making assumptions

How to Communicate Without Making Assumptions

I remember when I left my first job.

I had been back-stabbed.  My bosses had gotten into a tiff, with me caught in the middle.  My co-workers had turned on me.  I was innocent, and yet the world had gone against me.

It was a whole lot of drama, and I was ready to leave it.  So I did.  I moved away.  I moved 1300 miles away.

And, 9 month into my new job, it was happening all over again.

I was having hushed conversations about who I could trust.  It was being implied that people were talking about me.  I was feeling very confused about what my boss expected.  I started talking to people, trying to figure out what side they were on.  Who could I trust?  Who was a backstabber?  It got really complicated, as I tried to sort this out once again.

Seeing this work situation one time made sense.  I got into a toxic workplace, and the kindest thing I could do for myself was to leave.  But seeing it twice?  There had to be something going on, and it had to be going on inside my head.  There was no way I could be the underdog twice, on opposite sides of the country.

And sure enough something was going on.  I learned that I was making assumptions, and lots of them.  I was guessing what people wanted, and I was trying to “read between the lines”.  I was trying to get the obvious points that I should be getting from what people said.

I was guessing, and it was burning me.  My past was repeating itself over and over, due to my guessing.

Because what is backstabbing, really?  It’s people acting to draw attention away from themselves, because they feel threatened.  Why do people talk to someone in authority before talking to you?  Because the may be assuming that you won’t listen.  Or they may be afraid that you are going to work against them.  Or they may be trying to draw attention away from themselves.

The only thing you can really know is that you really don’t know.  Making assumptions is merely guessing, and real communication can’t happen if you are doing that.

So much of our communication–at work, at home, and in relationships–is based on assumption.  We guess what the other person in thinking and what they want.  We are embarrassed to ask what they really want, and what their intentions are.  We think that everybody else just knows.  We thing that it should be so obvious to us, and yet we don’t know.  And our relationships are suffering because of it.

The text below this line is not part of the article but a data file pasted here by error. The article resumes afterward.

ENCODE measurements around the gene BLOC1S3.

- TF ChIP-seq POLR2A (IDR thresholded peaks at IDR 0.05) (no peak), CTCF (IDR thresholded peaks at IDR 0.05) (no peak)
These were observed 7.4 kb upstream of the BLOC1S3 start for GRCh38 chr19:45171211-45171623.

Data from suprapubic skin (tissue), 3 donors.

How can you communicate without assuming?  By being curious.  When we were children, we wondered about all kinds of things, and asked questions all the time.  But somewhere, we decided that everyone “got it” more than we did.  We became embarrassed to ask questions, to not be able to read someone’s mind.  Somehow, we lost that curiosity and that confidence to ask the questions.

For an example, consider this conversation in a marriage:

Sara:  I really am tired of doing so much housework.

Bill:  Are you saying I don’t help out enough?

Sara:  Yes!  I have to do everything, while you sit on the Internet!

Bill: Well, I’ve had a stressful day!

Sara:  You’ve had a stressful day?!  Do you have any idea what I’ve been through?

Bill:  Just let me relax.

Sara:  Fine!  But don’t expect me to talk to you later tonight!

Let’s take a look at this conversation.  What if Bill had asked Sara a question, instead of assuming she was angry that he hadn’t done housework?  What if he had asked her about herself?  He could have said, “Why do you say that you’re tired of doing so much housework?” And she could have replied that she is tired after being at work all day, and just wants to relax and not worry about the house.  This would have opened up the conversation to problem-solving, so that Bill and Sara could have figured out a way for both of them to unwind, and for the housework to still get done.  There was no need for anyone to be on the defensive.

And what about my situation at work?  Let’s go back to the first time I thought that I was stabbed in the back.

My boss said, “How is team teaching going?   I’ve heard it isn’t going well.”

Instead of getting defensive, I could have asked what he meant when he said it wasn’t going well.  I could have assumed less, and found out where my co-workers were misunderstanding, and–perhaps more importantly–where my boss was misunderstanding.

When you are working to communicate with someone else without making assumptions, there are two questions that can be infinitely helpful.  You may want to consider questions beginning with things like “Why are you saying that…”  Be sure to use the person’s exact words, so that you avoid any potential misunderstandings. This leads them to examine WHY they have said what they did, and this helps to clear up any assumptions that you may be making.

There are so many times in my job, both in the past and in the present, when I could have asked those questions and better addressed the issues I was facing.

There are so many times in marriages and in relationships, when we could prevent fights just by asking for clarification.  Curiosity is a lost art, but it is one that we need to rediscover, if we want to be successful in our work, our relationships, and in life.

So next time that you are faced with a conflict, you can choose for it not to be a conflict.  Choose to be curious, to ask questions, and to gain a true understanding of where the other person is coming from.  You will help them to think about what they are saying, and you will help yourself to better understand the other person’s intentions.

How can you be curious in your life?

Bethany blogs at Online Life Coaching, where she also offers personal development e-courses and individualized coaching sessions to help people reach their full personal and creative potential!